The word ‘plastic’ is derived from the Greek word ‘plastikos’ which describes something that can be molded. That is very fitting, as today we have molded our world from so much plastic. It’s everywhere!
Think for a moment how hard it is to avoid plastic. It’s the button you have just pressed right now or the computer mouse in your hand. It might even be most of the monitor or mobile device you are looking at right now, too. When you wake up in the morning, it’s in your alarm clock, the plastic shampoo bottle in the shower, and even plastic kitchenware. And so it goes throughout your day.
Can you imagine life without it? A life free of plastic would be difficult, though not impossible. There are many advocates for living a plastic-free life, and it all stems from potential health risks from using plastic. It has been proven that the chemicals used in plastic, many of them toxic, can migrate from the plastic into the products we’re consuming.
Here are four benefits of living with less plastic:
The threat of excess waste is endangering our health.
Life with less plastic makes us feel good.
When we start to eliminate the plastic from our home, it’s going to look and feel a lot more natural—and that will make us feel good! We might end up with a few interesting stainless steel buckets and a stainless steel kettle. We might gather a myriad of glass bottles and jars in all shapes, sizes and colors. Our food will be stored in glass or metal containers. Our shopping will be done with cloth bags that can be used again and again. We’ll be cooking with metal utensils. We’ll also be carrying a stainless steel or glass water bottle with us when you go out and about, and as a consequence, our water is going to taste better.
Life with less plastic makes us more ecologically aware.
We all ponder the great environmental conundrum: what difference can we make when millions of others simply don’t care or make little or no effort?
We’ve read and heard hundreds if not thousands of inspirational, true stories throughout our lives of how one person can make a difference. Think of Gandhi or Abraham Lincoln or Rosa Parks or more recently, Malala Yousafzai. If you believe that just one person can make a difference, then it must follow that we believe that we can make a difference.
If just one less person avoids buying plastic, then they are not generating waste for landfill. They’re not discarding plastic that may ultimately end up in the oceans or filling the bellies of our wildlife. One less piece of plastic makes our world a better place.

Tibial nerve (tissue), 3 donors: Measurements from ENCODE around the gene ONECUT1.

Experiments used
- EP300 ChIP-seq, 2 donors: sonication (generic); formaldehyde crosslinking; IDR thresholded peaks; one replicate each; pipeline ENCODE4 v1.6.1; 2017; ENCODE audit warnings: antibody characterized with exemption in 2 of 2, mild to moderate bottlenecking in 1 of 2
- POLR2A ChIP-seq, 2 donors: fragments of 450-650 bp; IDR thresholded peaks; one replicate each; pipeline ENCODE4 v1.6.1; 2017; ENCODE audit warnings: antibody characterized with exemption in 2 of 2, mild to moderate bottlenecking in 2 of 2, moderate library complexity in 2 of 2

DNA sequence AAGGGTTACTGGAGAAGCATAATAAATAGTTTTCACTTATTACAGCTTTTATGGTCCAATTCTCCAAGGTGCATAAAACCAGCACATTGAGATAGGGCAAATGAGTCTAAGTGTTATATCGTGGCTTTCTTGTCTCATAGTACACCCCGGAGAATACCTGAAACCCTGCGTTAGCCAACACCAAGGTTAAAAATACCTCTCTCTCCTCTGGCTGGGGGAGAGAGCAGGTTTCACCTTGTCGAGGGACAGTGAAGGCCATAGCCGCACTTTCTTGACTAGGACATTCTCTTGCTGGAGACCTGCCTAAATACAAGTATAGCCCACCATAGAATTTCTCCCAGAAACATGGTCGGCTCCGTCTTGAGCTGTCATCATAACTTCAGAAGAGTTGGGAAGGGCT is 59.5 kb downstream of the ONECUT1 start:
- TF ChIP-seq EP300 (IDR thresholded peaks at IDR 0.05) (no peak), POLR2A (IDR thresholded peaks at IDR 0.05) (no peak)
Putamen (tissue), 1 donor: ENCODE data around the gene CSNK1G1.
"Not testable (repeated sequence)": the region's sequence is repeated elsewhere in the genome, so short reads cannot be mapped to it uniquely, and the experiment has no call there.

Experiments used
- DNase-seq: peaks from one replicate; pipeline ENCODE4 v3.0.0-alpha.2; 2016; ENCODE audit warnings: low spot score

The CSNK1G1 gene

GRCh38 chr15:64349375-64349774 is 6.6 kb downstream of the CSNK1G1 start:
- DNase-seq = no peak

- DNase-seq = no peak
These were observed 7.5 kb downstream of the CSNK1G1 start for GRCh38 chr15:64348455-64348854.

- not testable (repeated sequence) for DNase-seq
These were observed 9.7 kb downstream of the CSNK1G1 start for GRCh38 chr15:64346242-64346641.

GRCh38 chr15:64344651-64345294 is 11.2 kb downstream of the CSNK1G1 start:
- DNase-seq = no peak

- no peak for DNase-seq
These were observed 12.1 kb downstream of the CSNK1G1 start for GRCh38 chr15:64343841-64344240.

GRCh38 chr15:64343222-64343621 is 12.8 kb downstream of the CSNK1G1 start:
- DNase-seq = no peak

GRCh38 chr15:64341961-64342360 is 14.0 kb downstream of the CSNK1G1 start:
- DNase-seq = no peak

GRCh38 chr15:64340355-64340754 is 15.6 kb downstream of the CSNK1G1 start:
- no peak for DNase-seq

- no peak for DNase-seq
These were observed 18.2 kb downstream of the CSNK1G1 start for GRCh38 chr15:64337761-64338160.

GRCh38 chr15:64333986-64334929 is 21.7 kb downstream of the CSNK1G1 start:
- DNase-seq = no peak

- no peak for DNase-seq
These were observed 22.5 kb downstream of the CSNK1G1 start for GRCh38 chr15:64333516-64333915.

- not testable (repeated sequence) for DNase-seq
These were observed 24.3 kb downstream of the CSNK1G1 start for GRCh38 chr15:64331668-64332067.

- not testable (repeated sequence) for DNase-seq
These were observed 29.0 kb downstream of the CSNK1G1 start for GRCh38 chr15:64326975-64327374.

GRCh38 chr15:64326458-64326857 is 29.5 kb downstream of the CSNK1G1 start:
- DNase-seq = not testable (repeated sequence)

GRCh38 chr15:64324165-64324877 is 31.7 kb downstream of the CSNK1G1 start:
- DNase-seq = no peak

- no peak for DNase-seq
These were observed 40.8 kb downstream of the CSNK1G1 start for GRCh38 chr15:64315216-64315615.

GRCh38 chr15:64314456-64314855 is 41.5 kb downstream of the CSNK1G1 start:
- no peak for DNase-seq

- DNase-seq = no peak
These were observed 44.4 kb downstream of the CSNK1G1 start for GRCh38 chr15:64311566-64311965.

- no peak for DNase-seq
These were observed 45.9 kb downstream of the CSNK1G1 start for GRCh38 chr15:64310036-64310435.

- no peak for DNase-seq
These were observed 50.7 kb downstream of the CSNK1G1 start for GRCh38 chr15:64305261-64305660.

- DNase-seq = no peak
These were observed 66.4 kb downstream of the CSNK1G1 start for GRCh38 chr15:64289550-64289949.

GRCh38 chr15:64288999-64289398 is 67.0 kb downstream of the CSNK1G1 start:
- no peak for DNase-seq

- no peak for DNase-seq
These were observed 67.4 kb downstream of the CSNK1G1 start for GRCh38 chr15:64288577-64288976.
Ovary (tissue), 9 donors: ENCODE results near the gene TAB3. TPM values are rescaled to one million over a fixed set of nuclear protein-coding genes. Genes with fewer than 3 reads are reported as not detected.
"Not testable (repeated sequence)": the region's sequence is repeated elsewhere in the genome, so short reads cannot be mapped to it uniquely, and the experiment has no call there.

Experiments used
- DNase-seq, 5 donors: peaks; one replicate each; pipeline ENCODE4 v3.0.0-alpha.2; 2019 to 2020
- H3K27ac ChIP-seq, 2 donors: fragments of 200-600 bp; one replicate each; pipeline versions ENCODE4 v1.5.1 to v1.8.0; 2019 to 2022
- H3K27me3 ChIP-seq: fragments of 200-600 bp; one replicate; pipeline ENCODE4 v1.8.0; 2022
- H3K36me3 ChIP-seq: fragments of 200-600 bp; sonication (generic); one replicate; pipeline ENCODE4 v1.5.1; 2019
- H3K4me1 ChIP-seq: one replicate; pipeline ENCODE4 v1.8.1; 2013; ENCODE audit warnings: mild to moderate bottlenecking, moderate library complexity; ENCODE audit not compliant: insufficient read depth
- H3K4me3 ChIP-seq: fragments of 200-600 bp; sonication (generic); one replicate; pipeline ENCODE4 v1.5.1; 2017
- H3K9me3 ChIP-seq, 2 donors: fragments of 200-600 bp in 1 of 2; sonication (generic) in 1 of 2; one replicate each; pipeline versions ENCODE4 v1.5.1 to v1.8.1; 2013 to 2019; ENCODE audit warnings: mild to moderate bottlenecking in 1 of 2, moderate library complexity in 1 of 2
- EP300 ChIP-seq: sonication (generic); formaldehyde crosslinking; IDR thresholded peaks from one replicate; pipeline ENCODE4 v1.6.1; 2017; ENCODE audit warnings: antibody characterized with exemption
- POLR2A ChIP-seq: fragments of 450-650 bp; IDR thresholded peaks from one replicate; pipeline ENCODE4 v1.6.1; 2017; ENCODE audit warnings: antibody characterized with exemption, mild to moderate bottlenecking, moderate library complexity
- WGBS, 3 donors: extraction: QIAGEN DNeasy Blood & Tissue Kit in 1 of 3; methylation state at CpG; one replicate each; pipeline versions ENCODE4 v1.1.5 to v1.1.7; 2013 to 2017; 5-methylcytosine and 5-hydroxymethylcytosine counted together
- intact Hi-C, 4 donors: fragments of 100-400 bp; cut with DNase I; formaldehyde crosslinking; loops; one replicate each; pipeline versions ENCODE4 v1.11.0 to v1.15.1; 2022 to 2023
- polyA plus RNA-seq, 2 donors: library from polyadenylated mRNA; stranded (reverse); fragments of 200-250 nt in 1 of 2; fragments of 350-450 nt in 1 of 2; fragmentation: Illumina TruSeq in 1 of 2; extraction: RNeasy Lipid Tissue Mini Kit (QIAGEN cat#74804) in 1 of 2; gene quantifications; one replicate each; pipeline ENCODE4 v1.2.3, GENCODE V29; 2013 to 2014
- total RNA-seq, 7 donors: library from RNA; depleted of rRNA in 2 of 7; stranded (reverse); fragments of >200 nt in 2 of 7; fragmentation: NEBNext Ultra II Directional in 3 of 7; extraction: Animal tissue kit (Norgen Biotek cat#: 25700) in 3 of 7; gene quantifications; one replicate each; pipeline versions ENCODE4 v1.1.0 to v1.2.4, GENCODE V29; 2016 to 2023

On a related note, a huge amount of plastic is derived from petroleum products, in other words, a non-renewable resource. Even the separation and recycling of plastic is labour and energy intensive, and we have better options.
Life with less plastic will make us healthier.
As mentioned above, there is a real risk of the carcinogens from plastic leaking in your food, drinks and even your beauty products. This can have a significant impact on our health depending on the amount of plastic in our lives. Less plastic packaging will lead to better and healthier food and drink choices, as well as beauty products.
Not only will we feel better being surrounded by environmentally-friendly things, but we’ll also feel good about our contribution to the world. These things make a person happy, and happy people live longer on average.
It can help keep our children safe.
Think about all the toys made of plastic these days and consider how many of those toys end up in the mouths of our children. If the toxins from plastic can leak into our food, then it is safe to say that it can transfer into the body when being gnawed on. And our children are much more susceptible, being smaller in size with less developed immune systems.
We should be more thoughtful the next time we’re buying a gift for a loved one. It’s time to start thinking differently and making the effort to make better choices for our loved ones and the world we live in.
Living life with less plastic is not that hard to wrap your mind around and will only take a little practice and thought. To implement such a change only involves one alternative decision the next time you are in the supermarket or out shopping.
Simply change out one small item at a time. Try to swap one item this week. Starting is easy. This week, instead of taking plastic bags to the shops or elsewhere, bring a reusable bag. The next week buy a glass water bottle and start carting it around. And then the next week, choose the better-packaged option of something that is on the grocery list. Imagine just ten weeks down the road how different things will be!